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MC Kids (NES) artwork

MC Kids (NES) review


"Burgers: Recycled pieces of old meat bundled together with other unidentifiable pieces of.... something, to make one, greasy, whole. "



Burgers: Recycled pieces of old meat bundled together with other unidentifiable pieces of.... something, to make one, greasy, whole.

This game: Recycled pieces of old platformers bundled together with something original to make a very appealing whole. Only this game isn't served in a sesame-seed bun.

See why this is a McDonalds game??

This has to be right up there with in the list of most under-rated games of all time. The reaction it gets now is very similar to the reaction when Sony announced that they were going to produce Playstation, or the current reaction to Microsoft's forthcoming XBox. People are so busy saying the words 'cash-in', 'these companies have no place in gaming' and 'rip-off' that they never stop to notice that, hey, this game is actually very good. In fact, it could well be one of the best on NES.

Many aspects of this game bare similarities to other platform games - the map for each world being ferociously ripped straight from Super Mario Bros. 3, for instance, although Ocean have added some ingredients to the mix - like ketchup, not only do these things make the game taste better, you can't imagine the game being as good if these things were missing.

First is the block aspect. Blocks can be picked up across the levels, and used to kill foes. Kill another foe with the rebound and your health is replenished. Not only does this provide a breath of fresh air after the jumping on heads of almost every other platformer of the era, it is also vital to progress through the levels. For instance, you may come across the ghostly outline of a platform, but to use the platform you will need to find the relevant block to fill the outline. Similarly, come across a springpad that won't go down far enough to allow you to jump that pesky wall? Carry a block to provide the spring with more weight. Simple, but it adds a unique flavour, in the same way that Big Macs are different to Whoppers. Or something.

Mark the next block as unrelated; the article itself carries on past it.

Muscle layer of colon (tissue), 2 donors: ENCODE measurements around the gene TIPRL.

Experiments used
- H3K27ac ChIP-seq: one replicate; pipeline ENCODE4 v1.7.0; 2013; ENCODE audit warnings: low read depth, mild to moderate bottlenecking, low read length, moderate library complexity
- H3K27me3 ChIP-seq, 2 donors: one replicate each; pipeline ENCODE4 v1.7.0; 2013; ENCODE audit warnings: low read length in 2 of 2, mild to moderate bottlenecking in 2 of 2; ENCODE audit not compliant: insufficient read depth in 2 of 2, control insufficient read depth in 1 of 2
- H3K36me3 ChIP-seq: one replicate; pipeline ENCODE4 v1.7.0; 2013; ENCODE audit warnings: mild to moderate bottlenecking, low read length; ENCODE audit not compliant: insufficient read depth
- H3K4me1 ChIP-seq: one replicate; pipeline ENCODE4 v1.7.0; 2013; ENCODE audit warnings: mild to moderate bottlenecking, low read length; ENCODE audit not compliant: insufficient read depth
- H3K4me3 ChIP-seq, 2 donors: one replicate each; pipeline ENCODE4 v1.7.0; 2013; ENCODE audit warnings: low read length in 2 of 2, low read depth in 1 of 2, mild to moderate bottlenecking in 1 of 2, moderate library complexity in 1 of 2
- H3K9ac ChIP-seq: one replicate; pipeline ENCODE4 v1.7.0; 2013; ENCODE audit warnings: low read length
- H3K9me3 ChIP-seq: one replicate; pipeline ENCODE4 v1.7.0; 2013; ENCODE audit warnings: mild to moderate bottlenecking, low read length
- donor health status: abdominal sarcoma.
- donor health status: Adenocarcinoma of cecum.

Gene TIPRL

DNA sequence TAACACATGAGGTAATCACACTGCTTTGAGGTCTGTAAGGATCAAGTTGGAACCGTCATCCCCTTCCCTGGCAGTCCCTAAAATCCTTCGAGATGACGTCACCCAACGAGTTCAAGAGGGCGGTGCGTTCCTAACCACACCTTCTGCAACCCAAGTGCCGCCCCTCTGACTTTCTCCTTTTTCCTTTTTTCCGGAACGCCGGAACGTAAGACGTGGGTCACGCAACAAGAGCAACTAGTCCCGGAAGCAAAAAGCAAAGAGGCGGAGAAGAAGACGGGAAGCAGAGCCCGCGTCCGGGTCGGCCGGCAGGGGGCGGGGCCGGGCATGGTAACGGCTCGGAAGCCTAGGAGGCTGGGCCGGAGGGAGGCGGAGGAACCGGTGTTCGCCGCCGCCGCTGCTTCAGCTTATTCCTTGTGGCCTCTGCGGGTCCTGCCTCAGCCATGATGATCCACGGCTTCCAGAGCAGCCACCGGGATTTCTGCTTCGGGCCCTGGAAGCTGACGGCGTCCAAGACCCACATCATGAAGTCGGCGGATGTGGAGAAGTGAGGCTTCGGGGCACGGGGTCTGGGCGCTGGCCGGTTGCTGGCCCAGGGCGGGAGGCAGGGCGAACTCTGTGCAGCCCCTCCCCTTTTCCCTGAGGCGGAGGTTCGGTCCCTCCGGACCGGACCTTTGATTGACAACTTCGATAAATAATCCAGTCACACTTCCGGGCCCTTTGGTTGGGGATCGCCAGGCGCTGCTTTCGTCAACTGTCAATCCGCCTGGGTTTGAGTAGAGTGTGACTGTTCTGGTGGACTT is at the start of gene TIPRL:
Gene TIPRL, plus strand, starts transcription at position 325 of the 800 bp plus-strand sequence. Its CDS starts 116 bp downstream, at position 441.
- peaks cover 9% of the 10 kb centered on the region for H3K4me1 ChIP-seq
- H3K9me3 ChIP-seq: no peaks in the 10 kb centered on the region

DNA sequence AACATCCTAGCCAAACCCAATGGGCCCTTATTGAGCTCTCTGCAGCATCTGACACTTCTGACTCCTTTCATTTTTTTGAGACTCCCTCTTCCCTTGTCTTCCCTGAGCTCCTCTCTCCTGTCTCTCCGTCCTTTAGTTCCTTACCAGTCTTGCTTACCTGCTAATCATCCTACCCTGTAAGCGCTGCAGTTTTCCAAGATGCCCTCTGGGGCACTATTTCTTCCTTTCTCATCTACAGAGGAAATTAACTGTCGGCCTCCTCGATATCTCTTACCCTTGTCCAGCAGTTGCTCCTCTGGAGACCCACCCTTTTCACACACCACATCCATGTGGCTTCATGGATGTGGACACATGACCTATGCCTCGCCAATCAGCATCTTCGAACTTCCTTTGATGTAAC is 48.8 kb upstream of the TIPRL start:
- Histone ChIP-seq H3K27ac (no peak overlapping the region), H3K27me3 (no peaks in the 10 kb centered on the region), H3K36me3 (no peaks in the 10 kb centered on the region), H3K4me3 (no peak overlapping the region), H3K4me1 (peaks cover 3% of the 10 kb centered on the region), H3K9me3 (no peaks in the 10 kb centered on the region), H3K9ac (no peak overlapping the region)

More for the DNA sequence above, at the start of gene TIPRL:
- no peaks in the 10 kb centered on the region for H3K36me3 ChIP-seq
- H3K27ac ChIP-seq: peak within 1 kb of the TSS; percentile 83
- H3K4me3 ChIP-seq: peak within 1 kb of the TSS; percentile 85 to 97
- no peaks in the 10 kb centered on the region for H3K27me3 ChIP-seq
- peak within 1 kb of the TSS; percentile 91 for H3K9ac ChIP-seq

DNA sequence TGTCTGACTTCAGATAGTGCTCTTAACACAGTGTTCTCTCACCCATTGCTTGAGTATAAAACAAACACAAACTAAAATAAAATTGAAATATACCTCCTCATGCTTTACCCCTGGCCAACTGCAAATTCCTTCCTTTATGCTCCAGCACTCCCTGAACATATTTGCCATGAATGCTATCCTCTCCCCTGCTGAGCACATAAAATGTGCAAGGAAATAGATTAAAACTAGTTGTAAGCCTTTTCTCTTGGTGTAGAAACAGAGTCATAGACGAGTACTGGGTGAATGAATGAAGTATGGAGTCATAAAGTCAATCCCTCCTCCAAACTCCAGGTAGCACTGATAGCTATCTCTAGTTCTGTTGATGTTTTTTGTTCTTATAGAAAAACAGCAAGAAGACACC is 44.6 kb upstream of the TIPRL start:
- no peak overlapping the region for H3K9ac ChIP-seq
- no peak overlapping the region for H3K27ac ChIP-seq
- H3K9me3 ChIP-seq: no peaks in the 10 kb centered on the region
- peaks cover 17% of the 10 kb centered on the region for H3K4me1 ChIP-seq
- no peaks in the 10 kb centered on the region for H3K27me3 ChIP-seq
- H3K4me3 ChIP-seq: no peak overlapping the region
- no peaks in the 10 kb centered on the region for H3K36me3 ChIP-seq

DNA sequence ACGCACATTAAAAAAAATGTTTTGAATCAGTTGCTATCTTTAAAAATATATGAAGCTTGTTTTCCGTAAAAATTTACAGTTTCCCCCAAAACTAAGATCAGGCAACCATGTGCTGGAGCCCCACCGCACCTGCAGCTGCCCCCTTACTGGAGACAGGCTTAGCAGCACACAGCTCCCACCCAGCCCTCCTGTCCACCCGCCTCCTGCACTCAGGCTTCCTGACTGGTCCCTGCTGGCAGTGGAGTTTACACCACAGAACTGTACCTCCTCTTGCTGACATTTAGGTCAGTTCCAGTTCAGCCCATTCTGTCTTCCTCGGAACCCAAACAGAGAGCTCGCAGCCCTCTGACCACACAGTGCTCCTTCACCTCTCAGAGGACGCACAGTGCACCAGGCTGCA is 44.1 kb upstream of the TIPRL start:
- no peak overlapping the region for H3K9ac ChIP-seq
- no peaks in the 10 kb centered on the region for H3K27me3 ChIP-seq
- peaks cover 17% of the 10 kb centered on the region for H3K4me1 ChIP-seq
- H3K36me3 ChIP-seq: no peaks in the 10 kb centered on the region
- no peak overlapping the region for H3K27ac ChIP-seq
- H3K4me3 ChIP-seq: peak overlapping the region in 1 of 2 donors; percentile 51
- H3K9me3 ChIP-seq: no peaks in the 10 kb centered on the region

Second is the 'upside-down' aspect. Many levels feature blocks that send you to the underside of the platform, essentially doubling the size of levels - one on the floor, one on the ceiling.

I have heard this game criticized for it's poor plot, although the plot is no different to Doki Doki Panic (a game many of you will know as Mario 2). But that game has Mario in, so all is forgiven. Basically, the M.C. kids are reading a book in their tent, when they somehow (beats me) end up living out the events. Something to do with McDonald characters (Ronald the Scary Clown, Birdie the, um, Bird, Grimace the...... purple blob....) and a magic bag. This style is kept to well throughout the game. Bonus areas are accessed by use of a tent-like zip, and each new world is introduced by way of a new chapter in the book.

All in all, a genuine under-rated classic, a shining beacon in the hordes of NES platformers. Why this game never had recognition is beyond me. Maybe it should have had Mario in it.

Rating: 9/10

tomclark's avatar
Community review by tomclark (February 02, 2004)

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